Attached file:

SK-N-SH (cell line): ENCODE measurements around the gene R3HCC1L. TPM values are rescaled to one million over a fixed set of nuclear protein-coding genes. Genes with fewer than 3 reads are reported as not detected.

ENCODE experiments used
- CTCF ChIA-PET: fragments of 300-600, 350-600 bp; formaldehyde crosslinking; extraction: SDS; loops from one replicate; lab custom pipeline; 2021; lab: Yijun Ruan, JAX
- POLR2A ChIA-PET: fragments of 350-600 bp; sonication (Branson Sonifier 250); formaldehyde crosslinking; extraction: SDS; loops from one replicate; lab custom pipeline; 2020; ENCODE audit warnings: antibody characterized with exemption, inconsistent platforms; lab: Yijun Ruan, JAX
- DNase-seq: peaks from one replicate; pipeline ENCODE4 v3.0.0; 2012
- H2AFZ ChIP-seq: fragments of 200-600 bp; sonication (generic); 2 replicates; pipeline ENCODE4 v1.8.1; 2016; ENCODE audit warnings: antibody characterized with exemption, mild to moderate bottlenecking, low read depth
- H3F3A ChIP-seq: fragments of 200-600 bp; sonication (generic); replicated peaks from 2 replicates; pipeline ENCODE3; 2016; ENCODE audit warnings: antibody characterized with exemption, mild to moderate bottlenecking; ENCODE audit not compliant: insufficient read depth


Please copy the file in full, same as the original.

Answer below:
SK-N-SH (cell line): ENCODE measurements around the gene R3HCC1L. TPM values are rescaled to one million over a fixed set of nuclear protein-coding genes. Genes with fewer than 3 reads are reported as not detected.

ENCODE experiments used
- CTCF ChIA-PET: fragments of 300-600, 350-600 bp; formaldehyde crosslinking; extraction: SDS; loops from one replicate; lab custom pipeline; 2021; lab: Yijun Ruan, JAX
- POLR2A ChIA-PET: fragments of 350-600 bp; sonication (Branson Sonifier 250); formaldehyde crosslinking; extraction: SDS; loops from one replicate; lab custom pipeline; 2020; ENCODE audit warnings: antibody characterized with exemption, inconsistent platforms; lab: Yijun Ruan, JAX
- DNase-seq: peaks from one replicate; pipeline ENCODE4 v3.0.0; 2012
- H2AFZ ChIP-seq: fragments of 200-600 bp; sonication (generic); 2 replicates; pipeline ENCODE4 v1.8.1; 2016; ENCODE audit warnings: antibody characterized with exemption, mild to moderate bottlenecking, low read depth
- H3F3A ChIP-seq: fragments of 200-600 bp; sonication (generic); replicated peaks from 2 replicates; pipeline ENCODE3; 2016; ENCODE audit warnings: antibody characterized with exemption, mild to moderate bottlenecking; ENCODE audit not compliant: insufficient read depth